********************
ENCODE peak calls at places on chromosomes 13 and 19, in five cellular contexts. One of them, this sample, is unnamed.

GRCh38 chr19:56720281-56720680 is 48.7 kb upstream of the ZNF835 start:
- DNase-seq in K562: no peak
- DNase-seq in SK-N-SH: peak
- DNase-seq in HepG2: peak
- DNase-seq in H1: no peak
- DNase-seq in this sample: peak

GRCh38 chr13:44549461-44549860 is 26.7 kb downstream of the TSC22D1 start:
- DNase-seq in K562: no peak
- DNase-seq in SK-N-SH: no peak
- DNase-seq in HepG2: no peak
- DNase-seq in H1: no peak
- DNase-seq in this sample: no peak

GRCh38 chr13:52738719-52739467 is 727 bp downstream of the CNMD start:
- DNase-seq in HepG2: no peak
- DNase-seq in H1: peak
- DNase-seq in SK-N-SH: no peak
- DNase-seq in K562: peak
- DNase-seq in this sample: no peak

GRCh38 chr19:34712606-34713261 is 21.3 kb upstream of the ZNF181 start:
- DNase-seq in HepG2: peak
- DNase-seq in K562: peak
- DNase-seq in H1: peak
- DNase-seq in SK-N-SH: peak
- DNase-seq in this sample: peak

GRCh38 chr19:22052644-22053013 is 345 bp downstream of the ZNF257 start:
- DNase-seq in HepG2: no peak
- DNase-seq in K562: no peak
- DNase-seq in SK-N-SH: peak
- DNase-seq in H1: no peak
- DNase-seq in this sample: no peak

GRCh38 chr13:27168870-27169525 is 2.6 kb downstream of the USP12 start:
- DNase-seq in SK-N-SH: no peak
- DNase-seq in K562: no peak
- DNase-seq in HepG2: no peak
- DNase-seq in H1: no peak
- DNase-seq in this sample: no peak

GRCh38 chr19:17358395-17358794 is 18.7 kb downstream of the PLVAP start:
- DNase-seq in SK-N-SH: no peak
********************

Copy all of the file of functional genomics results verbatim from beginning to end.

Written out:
ENCODE peak calls at places on chromosomes 13 and 19, in five cellular contexts. One of them, this sample, is unnamed.

GRCh38 chr19:56720281-56720680 is 48.7 kb upstream of the ZNF835 start:
- DNase-seq in K562: no peak
- DNase-seq in SK-N-SH: peak
- DNase-seq in HepG2: peak
- DNase-seq in H1: no peak
- DNase-seq in this sample: peak

GRCh38 chr13:44549461-44549860 is 26.7 kb downstream of the TSC22D1 start:
- DNase-seq in K562: no peak
- DNase-seq in SK-N-SH: no peak
- DNase-seq in HepG2: no peak
- DNase-seq in H1: no peak
- DNase-seq in this sample: no peak

GRCh38 chr13:52738719-52739467 is 727 bp downstream of the CNMD start:
- DNase-seq in HepG2: no peak
- DNase-seq in H1: peak
- DNase-seq in SK-N-SH: no peak
- DNase-seq in K562: peak
- DNase-seq in this sample: no peak

GRCh38 chr19:34712606-34713261 is 21.3 kb upstream of the ZNF181 start:
- DNase-seq in HepG2: peak
- DNase-seq in K562: peak
- DNase-seq in H1: peak
- DNase-seq in SK-N-SH: peak
- DNase-seq in this sample: peak

GRCh38 chr19:22052644-22053013 is 345 bp downstream of the ZNF257 start:
- DNase-seq in HepG2: no peak
- DNase-seq in K562: no peak
- DNase-seq in SK-N-SH: peak
- DNase-seq in H1: no peak
- DNase-seq in this sample: no peak

GRCh38 chr13:27168870-27169525 is 2.6 kb downstream of the USP12 start:
- DNase-seq in SK-N-SH: no peak
- DNase-seq in K562: no peak
- DNase-seq in HepG2: no peak
- DNase-seq in H1: no peak
- DNase-seq in this sample: no peak

GRCh38 chr19:17358395-17358794 is 18.7 kb downstream of the PLVAP start:
- DNase-seq in SK-N-SH: no peak